The kind of information the thieves are able to glean is shared in online forums that are a veritable marketplace for criminals. Networks that three years ago numbered several thousands users have expanded to include tens of thousands of hackers.
“These are online bazaars,” said Pablo Martinez, deputy special agent in charge of the Secret Service’s criminal investigation division. “They are growing exponentially and we have seen the entire process become more professional.”
For example, some hackers specialize in prying out customer names, account numbers and other confidential information, Mr. Martinez said. Brokers then sell that information in the Internet bazaars. Criminals use it to impersonate customers and buy merchandise. Finally, “money mules” wire home the profits through outlets like Western Union or MoneyGram.
“It’s like ‘Mission Impossible’ when they select the teams,” said Mark Rasch, a former prosecutor who is now with CSC, an information technology services firm. “And they don’t know each other, except by hacker handle and reputation.”
In the Citi attack, the hackers did not obtain expiration dates or the three-digit security code on the back of the card, which will make it harder for thieves to use the information to commit fraud.
Not every breach results in a crime. But identity theft has ranked first among complaints to the Federal Trade Commission for 11 consecutive years, with 1.34 million in 2010, twice as many as the next category, which is debt collection.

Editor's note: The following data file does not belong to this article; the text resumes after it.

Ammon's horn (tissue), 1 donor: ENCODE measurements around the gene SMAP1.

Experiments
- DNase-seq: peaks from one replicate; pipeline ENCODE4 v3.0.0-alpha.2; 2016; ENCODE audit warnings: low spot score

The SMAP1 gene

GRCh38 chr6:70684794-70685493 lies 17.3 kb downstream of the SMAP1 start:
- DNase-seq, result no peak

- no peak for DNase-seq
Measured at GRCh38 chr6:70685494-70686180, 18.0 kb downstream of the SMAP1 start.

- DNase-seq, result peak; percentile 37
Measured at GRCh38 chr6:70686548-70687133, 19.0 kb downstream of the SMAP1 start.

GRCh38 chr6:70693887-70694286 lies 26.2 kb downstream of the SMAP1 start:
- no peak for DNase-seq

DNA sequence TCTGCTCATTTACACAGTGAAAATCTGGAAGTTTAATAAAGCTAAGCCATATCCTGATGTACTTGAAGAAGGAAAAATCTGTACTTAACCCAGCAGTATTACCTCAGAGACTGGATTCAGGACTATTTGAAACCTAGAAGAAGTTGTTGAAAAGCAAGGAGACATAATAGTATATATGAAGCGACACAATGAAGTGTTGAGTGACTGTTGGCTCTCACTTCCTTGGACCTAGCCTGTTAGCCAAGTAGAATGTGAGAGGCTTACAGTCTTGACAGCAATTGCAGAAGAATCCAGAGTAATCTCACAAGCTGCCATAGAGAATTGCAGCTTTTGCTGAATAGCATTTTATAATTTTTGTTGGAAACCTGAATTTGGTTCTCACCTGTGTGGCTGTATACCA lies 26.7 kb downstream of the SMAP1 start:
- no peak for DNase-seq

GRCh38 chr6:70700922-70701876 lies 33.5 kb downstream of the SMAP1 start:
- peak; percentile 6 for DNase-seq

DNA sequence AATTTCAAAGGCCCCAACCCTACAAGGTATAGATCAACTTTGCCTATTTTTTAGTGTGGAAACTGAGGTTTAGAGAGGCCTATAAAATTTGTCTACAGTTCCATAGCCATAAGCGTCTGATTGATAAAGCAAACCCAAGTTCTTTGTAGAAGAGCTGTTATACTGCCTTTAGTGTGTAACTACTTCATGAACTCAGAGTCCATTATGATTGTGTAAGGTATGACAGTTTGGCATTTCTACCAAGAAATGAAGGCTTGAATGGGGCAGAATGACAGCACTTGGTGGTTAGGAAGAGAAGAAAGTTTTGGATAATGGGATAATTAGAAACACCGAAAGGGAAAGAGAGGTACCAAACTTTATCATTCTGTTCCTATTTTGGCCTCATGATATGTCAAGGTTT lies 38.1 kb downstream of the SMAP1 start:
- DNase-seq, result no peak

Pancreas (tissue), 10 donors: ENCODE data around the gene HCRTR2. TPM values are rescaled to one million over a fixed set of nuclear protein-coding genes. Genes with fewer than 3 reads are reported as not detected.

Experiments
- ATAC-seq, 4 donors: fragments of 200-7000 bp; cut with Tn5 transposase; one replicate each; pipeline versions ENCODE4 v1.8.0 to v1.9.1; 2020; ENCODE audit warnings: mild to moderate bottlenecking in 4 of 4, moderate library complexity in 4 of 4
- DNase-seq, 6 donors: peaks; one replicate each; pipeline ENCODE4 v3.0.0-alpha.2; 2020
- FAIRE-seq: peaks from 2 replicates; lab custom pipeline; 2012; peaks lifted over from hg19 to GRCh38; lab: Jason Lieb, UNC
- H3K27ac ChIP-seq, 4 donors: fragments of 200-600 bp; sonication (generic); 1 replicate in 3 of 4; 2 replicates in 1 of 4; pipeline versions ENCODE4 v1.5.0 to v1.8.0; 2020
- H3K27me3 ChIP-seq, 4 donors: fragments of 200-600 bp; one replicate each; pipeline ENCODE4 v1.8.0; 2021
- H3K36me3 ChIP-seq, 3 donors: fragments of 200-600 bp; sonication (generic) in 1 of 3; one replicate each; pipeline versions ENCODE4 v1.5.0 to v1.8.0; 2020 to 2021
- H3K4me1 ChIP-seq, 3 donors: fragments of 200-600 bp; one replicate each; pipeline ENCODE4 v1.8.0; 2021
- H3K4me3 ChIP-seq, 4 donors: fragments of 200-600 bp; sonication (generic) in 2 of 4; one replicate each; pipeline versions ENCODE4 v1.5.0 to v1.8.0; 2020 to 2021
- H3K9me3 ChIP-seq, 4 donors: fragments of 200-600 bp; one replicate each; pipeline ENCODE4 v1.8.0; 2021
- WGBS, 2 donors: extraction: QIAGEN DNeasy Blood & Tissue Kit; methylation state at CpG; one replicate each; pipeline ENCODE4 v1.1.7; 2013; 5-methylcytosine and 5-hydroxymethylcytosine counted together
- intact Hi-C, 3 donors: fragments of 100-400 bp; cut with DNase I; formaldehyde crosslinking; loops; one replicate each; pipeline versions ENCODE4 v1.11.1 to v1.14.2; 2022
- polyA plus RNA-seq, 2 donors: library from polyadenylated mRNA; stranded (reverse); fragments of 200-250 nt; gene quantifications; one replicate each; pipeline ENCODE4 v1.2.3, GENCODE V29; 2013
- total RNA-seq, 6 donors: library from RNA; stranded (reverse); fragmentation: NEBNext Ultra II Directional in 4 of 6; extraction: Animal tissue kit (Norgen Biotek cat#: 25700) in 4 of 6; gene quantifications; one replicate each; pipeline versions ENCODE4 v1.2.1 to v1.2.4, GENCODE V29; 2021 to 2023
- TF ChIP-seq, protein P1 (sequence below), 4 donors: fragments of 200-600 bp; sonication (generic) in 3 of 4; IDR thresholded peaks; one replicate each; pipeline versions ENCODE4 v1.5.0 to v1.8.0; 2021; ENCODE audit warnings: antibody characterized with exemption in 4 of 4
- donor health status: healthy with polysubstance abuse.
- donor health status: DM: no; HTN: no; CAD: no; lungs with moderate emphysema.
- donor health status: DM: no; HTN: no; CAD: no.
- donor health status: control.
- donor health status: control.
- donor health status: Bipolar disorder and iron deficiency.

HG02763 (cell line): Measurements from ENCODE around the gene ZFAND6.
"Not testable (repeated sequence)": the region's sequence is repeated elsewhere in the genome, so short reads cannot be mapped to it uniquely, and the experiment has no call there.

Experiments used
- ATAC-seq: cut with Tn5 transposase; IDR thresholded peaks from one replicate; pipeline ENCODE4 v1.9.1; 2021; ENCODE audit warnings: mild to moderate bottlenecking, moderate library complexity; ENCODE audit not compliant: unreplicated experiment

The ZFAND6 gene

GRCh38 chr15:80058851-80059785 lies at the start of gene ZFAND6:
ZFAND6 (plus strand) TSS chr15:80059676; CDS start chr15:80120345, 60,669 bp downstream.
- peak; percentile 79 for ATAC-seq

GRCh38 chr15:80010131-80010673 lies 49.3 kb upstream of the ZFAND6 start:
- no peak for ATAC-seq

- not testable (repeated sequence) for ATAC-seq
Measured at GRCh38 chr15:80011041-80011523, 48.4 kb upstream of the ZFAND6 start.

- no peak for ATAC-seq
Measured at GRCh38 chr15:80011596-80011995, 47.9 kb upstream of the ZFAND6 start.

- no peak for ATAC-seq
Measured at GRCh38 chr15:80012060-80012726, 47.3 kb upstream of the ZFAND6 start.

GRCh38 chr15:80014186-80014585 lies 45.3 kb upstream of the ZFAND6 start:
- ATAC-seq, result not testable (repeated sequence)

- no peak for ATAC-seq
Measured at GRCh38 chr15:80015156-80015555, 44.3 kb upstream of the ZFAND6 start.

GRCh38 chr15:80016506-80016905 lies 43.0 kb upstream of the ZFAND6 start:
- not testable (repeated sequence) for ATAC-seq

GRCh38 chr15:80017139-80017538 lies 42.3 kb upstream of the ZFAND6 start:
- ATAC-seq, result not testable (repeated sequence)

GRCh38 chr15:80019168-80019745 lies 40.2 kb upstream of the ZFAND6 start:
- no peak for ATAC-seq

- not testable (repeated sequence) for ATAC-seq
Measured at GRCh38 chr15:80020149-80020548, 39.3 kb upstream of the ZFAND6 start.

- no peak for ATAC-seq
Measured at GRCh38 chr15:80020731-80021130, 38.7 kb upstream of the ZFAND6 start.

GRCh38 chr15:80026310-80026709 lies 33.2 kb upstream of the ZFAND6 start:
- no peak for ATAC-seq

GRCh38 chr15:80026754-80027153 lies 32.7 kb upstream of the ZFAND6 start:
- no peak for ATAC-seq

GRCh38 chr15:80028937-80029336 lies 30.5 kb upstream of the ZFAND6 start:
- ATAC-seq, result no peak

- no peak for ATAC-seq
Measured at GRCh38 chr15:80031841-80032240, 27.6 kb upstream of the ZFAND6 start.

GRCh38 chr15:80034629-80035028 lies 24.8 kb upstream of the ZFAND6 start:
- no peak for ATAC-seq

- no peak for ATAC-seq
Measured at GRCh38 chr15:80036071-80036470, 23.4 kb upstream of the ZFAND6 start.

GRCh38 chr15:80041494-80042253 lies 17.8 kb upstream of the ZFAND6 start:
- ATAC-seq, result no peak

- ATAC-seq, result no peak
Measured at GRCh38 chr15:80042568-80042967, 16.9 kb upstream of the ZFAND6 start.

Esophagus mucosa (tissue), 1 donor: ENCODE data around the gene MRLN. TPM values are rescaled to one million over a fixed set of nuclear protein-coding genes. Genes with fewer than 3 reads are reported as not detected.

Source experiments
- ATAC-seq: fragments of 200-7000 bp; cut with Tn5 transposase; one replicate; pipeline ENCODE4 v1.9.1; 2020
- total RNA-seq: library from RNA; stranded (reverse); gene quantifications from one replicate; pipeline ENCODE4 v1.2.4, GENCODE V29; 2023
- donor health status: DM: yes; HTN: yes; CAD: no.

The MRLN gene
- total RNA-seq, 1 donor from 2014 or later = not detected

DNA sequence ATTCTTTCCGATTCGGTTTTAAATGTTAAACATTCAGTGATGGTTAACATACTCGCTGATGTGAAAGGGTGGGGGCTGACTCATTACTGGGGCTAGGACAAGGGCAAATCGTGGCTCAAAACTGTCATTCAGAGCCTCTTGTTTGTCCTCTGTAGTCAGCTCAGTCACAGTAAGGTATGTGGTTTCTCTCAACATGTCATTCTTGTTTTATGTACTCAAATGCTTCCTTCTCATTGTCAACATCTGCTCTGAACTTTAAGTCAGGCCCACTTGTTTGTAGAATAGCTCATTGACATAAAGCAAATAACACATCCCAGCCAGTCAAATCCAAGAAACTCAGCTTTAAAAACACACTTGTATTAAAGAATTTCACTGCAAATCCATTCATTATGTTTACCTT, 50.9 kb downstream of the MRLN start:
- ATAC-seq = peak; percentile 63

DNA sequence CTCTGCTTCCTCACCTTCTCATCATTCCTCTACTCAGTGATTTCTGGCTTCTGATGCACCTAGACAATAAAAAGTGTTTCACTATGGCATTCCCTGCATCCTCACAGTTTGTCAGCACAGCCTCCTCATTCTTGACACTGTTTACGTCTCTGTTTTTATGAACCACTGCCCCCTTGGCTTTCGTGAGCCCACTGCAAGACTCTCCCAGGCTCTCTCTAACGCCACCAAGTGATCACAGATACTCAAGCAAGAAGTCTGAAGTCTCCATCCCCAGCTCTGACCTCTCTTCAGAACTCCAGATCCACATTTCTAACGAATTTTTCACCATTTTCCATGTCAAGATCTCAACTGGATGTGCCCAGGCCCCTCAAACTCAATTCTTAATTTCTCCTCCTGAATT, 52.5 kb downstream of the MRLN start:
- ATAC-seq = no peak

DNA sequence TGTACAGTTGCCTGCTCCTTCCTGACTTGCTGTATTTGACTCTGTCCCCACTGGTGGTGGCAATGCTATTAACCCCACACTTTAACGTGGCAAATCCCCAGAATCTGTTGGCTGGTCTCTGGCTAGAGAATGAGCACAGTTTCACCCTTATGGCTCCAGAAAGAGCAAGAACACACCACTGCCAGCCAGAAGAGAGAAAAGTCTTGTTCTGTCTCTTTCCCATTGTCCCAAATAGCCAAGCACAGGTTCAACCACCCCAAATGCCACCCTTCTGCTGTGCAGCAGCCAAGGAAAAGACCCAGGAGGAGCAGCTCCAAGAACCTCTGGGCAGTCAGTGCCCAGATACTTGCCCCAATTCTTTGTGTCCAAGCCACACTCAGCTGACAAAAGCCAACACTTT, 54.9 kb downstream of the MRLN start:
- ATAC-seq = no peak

Many of these attacks have their origins in Eastern Europe, including Russia, Belarus, Ukraine and Romania. In fact, the security expert familiar with the Citi breach said it originated in the region, though he would not specify the country.
In Russia, Xakep.ru, is one of the larger forums for Eastern European hackers today, with nearly 13,300 registered members, according to Cyveillance. HackZone.ru is larger, and has more than 58,000 members. In addition, attacks by Romanian hackers have grown noticeably more advanced recently, according to security experts.
On HackZone, one seller who called himself “zoloto” promised “all cards valid 100%” and that they would be sold only one time.
Underscoring the multinational nature of these rings, American law-enforcement agencies have also been putting more investigators overseas.
“The only way to address a global issue is to address it globally with your partners,” said Gordon M. Snow, assistant director of the F.B.I.’s Cyber Division.
The Secret Service established a presence in Tallinn, Estonia, last month, and has embedded agents with Ukrainian authorities since the beginning of the year. The F.B.I. has embedded agents in the Netherlands, Estonia, Ukraine and Romania, and works closely with its counterparts in Australia, Germany and Britain.
But even officials at these agencies acknowledge that as fast as they move, the hackers’ strategies are evolving at Silicon Valley speed.
“With every takedown, they regroup,” said J. Keith Mularski, a supervisory special agent with the F.B.I.